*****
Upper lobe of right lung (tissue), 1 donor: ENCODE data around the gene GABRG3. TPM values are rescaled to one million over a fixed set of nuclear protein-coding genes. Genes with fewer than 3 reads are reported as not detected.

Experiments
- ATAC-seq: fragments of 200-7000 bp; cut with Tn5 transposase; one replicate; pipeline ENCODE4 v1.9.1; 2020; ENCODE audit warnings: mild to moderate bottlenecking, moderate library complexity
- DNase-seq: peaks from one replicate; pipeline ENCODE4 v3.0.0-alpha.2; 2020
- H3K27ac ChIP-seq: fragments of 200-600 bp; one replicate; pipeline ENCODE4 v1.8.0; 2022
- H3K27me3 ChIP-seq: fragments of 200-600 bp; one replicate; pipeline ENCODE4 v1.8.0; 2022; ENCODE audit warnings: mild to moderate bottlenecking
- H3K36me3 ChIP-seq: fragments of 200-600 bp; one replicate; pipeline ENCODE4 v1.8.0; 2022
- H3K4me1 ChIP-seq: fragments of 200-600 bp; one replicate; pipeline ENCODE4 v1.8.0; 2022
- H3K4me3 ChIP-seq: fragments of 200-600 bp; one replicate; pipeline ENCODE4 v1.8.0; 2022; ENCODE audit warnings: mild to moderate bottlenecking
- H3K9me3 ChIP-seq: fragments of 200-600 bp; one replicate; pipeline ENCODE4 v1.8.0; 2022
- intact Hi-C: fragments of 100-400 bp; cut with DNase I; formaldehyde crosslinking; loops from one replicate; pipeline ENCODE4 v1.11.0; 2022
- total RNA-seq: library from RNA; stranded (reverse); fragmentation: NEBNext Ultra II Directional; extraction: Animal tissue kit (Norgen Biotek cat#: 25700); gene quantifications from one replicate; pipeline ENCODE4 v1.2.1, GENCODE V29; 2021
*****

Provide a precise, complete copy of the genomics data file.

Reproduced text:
Upper lobe of right lung (tissue), 1 donor: ENCODE data around the gene GABRG3. TPM values are rescaled to one million over a fixed set of nuclear protein-coding genes. Genes with fewer than 3 reads are reported as not detected.

Experiments
- ATAC-seq: fragments of 200-7000 bp; cut with Tn5 transposase; one replicate; pipeline ENCODE4 v1.9.1; 2020; ENCODE audit warnings: mild to moderate bottlenecking, moderate library complexity
- DNase-seq: peaks from one replicate; pipeline ENCODE4 v3.0.0-alpha.2; 2020
- H3K27ac ChIP-seq: fragments of 200-600 bp; one replicate; pipeline ENCODE4 v1.8.0; 2022
- H3K27me3 ChIP-seq: fragments of 200-600 bp; one replicate; pipeline ENCODE4 v1.8.0; 2022; ENCODE audit warnings: mild to moderate bottlenecking
- H3K36me3 ChIP-seq: fragments of 200-600 bp; one replicate; pipeline ENCODE4 v1.8.0; 2022
- H3K4me1 ChIP-seq: fragments of 200-600 bp; one replicate; pipeline ENCODE4 v1.8.0; 2022
- H3K4me3 ChIP-seq: fragments of 200-600 bp; one replicate; pipeline ENCODE4 v1.8.0; 2022; ENCODE audit warnings: mild to moderate bottlenecking
- H3K9me3 ChIP-seq: fragments of 200-600 bp; one replicate; pipeline ENCODE4 v1.8.0; 2022
- intact Hi-C: fragments of 100-400 bp; cut with DNase I; formaldehyde crosslinking; loops from one replicate; pipeline ENCODE4 v1.11.0; 2022
- total RNA-seq: library from RNA; stranded (reverse); fragmentation: NEBNext Ultra II Directional; extraction: Animal tissue kit (Norgen Biotek cat#: 25700); gene quantifications from one replicate; pipeline ENCODE4 v1.2.1, GENCODE V29; 2021